Heartfelt request for IHT and retirement planning

Dear
My wife and I own our home as tenants in common. Valued at approx. 600K. Purchased price was 180K.

My full state pension started last year and my wife's will start soon, bringing in a total of ~ 20K.
We also receive rent on a commercial property + flat above at a total of ~ 40K (Gross). 
This whole property is valued at ~ £1m. Both properties are owned freehold as tenants in common and the mortgages have been paid. We have no private pension, other source of income or significant share holdings etc. 

We use to live (and work) at the £1m property in the 60s-80s before moving into the current property after my parents passed away. My wife and I suffered a horrific accident in 2000 which left us in bad shape. We dug into savings and borrowed from friends/family during 2000 - 2015 as rent was not coming in regularly (unstable tenants) and we had a lot of hospital trips to make. We are better now (all things considered). My boy has been really great; doing everything for us during our bad times and now, going beyond the expectation we had from him. 

Whenever I talk to the lad about inheritance and future planning, he shrugs his shoulders and says the decision should be left entirely to my wife and I  He works hard but just about makes ends meet. He and his wife (no children) live with us. My wife and I do some voluntary work and a friend of a friend gave us the details of an 'advisor'. This confident, likable gentlemen talked about setting up trusts, tenants in common, wills and LPAs, and it all sounded very well. He set-up the LPAs as promised, so we had trust in him. He asked for a 'deposit' before we met again and we haven't seen him since he took £1500 from us :( That was a while ago. 

I write this with a heavy heart as a request for your help in terms of future planning/IHT assistance.

** How would you progress forward? **

I just draw a blank mind thinking about it all, and, even as I write this, emotion takes over,  We also have a wonderful daughter who is married and living with her husband in their home (no children).

The only thing I can think of is gifting the current property we all live in to my son whilst continuing to all live together, that way I believe he doesn't pay any IHT so long as we stay alive for 7 years. I think that means the rent (~40k) officially would count as his and his wife's income, thus tipping them into the higher tax bracket. However, they could put more of their salary into their pensions to avoid this? But, the question of the commercial property/flat still lingers. Possibly this could be left to the surviving spouse and he/she can use both sets of IHT allowances and leave to the kids 50:50 in the future...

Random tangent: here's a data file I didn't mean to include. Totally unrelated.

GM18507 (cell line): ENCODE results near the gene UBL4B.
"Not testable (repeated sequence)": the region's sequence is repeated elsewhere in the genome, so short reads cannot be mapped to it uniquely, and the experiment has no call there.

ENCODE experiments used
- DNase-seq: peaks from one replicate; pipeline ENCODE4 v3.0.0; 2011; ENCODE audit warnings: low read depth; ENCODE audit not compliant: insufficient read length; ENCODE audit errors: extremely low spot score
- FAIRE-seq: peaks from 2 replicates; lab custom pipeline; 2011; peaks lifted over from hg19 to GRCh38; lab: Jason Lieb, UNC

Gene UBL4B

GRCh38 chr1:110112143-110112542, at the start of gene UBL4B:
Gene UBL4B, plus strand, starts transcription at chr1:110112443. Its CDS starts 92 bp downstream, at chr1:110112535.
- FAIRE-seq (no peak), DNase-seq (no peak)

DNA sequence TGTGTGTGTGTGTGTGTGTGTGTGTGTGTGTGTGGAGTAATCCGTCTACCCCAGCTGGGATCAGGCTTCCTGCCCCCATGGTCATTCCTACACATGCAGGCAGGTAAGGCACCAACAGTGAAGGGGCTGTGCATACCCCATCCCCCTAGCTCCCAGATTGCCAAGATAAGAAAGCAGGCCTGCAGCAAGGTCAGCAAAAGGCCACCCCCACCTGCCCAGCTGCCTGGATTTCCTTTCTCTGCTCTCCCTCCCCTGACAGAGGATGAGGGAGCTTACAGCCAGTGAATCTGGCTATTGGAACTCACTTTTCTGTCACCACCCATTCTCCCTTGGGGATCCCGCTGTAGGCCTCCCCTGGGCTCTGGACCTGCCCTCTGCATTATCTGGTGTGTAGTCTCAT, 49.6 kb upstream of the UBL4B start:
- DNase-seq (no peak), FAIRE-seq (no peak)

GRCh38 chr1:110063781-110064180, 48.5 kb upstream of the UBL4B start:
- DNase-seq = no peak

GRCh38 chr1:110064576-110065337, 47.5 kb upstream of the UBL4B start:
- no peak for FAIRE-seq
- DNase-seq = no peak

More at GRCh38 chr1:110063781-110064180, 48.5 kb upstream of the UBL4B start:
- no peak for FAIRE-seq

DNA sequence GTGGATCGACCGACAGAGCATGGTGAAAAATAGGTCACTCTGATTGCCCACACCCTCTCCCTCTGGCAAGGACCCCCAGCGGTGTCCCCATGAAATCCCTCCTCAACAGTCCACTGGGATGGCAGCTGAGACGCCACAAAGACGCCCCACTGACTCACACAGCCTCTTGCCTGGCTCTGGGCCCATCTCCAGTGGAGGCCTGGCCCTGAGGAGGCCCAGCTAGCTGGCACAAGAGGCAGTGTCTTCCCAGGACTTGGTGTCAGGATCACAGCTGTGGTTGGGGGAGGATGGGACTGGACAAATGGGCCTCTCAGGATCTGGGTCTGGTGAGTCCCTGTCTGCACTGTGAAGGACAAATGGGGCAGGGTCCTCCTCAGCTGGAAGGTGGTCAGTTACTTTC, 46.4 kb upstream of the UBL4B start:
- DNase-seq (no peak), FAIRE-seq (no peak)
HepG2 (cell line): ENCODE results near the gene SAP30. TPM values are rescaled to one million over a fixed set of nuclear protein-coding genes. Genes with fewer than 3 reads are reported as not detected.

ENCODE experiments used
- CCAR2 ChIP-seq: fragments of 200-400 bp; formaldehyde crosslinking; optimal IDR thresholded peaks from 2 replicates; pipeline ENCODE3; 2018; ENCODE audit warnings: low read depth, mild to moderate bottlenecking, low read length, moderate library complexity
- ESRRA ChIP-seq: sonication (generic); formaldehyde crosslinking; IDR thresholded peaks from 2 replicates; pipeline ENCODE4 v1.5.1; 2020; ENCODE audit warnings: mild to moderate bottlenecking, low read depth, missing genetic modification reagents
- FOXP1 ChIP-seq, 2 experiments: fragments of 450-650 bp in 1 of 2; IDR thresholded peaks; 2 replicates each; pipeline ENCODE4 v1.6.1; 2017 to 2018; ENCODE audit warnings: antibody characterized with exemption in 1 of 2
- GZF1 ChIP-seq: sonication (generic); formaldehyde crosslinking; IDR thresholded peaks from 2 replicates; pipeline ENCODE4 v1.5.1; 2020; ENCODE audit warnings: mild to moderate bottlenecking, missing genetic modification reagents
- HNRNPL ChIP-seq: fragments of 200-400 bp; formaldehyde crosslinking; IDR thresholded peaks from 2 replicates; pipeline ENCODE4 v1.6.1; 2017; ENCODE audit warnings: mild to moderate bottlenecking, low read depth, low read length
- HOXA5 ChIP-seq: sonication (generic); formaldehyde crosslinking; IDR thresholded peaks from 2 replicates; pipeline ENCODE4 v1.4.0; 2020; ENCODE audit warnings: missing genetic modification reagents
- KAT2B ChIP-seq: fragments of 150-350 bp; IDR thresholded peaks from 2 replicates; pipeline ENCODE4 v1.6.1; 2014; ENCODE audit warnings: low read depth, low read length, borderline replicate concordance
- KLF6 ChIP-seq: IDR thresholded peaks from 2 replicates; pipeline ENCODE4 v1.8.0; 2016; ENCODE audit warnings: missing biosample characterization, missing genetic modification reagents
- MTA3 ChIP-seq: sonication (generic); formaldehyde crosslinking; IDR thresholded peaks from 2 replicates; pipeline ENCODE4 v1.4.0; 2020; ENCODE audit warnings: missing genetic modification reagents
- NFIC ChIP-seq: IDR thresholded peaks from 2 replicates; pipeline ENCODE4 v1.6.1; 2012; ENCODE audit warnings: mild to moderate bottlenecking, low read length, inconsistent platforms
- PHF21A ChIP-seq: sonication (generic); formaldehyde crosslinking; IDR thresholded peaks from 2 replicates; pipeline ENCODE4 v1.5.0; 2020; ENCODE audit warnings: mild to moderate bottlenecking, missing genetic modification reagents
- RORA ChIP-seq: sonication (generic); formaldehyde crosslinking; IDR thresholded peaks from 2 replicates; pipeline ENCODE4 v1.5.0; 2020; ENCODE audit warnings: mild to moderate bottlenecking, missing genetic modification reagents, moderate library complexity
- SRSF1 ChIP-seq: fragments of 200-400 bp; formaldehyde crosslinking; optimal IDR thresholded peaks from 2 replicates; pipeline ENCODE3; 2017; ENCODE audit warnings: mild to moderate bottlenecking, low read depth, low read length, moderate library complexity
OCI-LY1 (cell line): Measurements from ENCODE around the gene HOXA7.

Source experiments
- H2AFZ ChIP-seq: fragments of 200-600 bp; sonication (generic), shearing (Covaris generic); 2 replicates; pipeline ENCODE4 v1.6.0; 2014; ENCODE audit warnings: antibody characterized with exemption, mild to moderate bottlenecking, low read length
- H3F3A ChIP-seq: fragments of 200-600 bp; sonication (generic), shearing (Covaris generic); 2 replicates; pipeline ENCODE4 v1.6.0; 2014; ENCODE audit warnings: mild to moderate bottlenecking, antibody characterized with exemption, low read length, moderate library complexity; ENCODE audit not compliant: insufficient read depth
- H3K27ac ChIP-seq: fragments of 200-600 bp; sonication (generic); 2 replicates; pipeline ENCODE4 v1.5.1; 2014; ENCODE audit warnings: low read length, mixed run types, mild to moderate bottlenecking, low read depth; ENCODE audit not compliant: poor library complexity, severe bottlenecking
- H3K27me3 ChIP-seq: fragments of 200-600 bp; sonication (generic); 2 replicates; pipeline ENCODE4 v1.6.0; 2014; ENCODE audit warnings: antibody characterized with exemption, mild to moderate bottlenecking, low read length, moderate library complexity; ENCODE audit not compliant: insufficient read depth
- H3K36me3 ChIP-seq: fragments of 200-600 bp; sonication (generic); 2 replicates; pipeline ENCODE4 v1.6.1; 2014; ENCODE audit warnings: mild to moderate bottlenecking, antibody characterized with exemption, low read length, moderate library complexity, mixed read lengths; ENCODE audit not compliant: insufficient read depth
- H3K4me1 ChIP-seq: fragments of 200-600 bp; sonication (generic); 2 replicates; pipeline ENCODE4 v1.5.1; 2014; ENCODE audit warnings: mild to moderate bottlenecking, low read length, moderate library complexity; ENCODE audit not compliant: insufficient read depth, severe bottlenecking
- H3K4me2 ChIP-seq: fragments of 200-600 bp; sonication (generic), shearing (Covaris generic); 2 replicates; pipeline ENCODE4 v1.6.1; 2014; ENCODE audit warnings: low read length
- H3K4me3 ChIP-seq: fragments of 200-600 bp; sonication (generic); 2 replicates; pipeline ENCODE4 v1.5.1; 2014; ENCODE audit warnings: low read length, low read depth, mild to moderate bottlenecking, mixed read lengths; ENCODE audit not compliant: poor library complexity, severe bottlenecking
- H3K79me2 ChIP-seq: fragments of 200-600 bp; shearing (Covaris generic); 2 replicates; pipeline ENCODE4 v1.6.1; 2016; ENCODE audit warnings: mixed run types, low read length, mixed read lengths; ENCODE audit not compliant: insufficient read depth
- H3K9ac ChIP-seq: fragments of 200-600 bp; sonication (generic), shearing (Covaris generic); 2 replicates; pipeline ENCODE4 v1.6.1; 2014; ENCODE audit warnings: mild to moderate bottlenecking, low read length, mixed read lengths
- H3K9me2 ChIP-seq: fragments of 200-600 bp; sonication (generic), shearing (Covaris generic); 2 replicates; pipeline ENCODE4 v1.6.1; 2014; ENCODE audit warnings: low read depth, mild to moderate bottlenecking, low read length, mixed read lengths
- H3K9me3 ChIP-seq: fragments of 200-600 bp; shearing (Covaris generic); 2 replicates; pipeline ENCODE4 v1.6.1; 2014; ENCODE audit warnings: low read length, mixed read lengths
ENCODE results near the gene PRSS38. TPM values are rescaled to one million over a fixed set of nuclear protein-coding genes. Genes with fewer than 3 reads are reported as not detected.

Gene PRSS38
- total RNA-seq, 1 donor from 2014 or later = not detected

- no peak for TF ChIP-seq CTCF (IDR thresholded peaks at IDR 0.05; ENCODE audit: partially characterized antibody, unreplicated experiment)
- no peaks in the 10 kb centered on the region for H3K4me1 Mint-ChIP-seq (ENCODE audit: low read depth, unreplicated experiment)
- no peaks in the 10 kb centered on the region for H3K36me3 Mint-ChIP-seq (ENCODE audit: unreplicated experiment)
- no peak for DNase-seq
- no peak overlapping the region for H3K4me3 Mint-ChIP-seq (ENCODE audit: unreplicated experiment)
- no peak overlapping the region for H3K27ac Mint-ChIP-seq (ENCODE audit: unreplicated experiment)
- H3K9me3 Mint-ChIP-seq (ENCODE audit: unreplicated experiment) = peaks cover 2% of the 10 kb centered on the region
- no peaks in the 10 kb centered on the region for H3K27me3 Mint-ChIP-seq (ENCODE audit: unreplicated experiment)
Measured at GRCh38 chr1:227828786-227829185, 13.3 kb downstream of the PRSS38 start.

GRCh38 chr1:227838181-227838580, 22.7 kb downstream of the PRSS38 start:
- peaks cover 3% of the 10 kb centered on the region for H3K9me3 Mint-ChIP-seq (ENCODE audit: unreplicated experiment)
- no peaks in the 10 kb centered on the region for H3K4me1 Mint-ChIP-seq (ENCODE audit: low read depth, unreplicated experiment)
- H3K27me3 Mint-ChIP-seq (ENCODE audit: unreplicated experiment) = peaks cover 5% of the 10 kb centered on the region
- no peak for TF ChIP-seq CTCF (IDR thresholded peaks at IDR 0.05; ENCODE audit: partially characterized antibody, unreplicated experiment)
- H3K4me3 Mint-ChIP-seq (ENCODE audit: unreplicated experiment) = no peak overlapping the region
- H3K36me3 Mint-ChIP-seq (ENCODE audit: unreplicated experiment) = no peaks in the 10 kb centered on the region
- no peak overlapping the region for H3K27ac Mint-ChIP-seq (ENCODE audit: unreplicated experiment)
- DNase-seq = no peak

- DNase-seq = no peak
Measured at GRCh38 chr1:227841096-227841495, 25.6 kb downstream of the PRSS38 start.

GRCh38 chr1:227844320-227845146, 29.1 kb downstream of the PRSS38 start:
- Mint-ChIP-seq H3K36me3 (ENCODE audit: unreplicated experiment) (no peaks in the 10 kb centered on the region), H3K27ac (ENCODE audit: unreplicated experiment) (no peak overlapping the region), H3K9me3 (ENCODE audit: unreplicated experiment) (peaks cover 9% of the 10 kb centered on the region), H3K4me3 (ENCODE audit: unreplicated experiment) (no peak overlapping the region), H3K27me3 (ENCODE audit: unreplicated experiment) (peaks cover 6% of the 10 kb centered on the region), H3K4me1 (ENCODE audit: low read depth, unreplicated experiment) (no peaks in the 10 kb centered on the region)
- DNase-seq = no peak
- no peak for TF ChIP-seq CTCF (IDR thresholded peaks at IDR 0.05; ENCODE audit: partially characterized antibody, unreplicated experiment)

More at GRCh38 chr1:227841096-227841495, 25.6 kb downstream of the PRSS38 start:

Thanks in advance for your take on going forward.
  
  


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Comments

  • Assuming your joint net worth is around £1.6M ( you don’t mention any savings) on the second death there would be a considerable IHT liability but £1M would be tax free and the rest would be taxed at 40% which would mean your children get £1.36M and HMRC get £240k, so they would still be pretty well set up with no IHT mitigation. 

    With virtually all you wealth tied up in property it is very difficult to actually mitigate it. Gifting a share of the commercial property would be difficult because that would almost certainly mean you would face a capital gains tax liability, and I can’t see how trusts would be of any help apart from earning that ‘nice’ gentleman a fat fee. Gifting your home is a non starter as the 7 year rule does not apply if you are going to continue to live there. As he lives with you could gift him a share of your home but that complicates things if he has plans to eventually get a place of his own.

    We are in a similar position with regard to IHT and also have two children but we are quite happy with that situation so are not taking any drastic action to change that although we do gift enough to stop the estate growing, which is something you might like to consider if you have excess income coming in. 

    See a local solicitor about making wills do not use a will writing company.
  • Savvy_Sue
    Savvy_Sue Posts: 45,823
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    Also if any of you, wife, children and spouses do not have LPAs in place, do that too - you already know how easy it is for life to be disrupted.
    Signature removed for peace of mind
  • RAS
    RAS Posts: 32,462
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    And do the LPAs yourself, on-line. Costs £80 ish for each.
    The person who has not made a mistake, has made nothing
  • Firstly you need to consult a STEP solicitor or possibly an STEP accountant who will not rip you off but quite rightly will cost for their expertise. https://www.step.org/about-step/public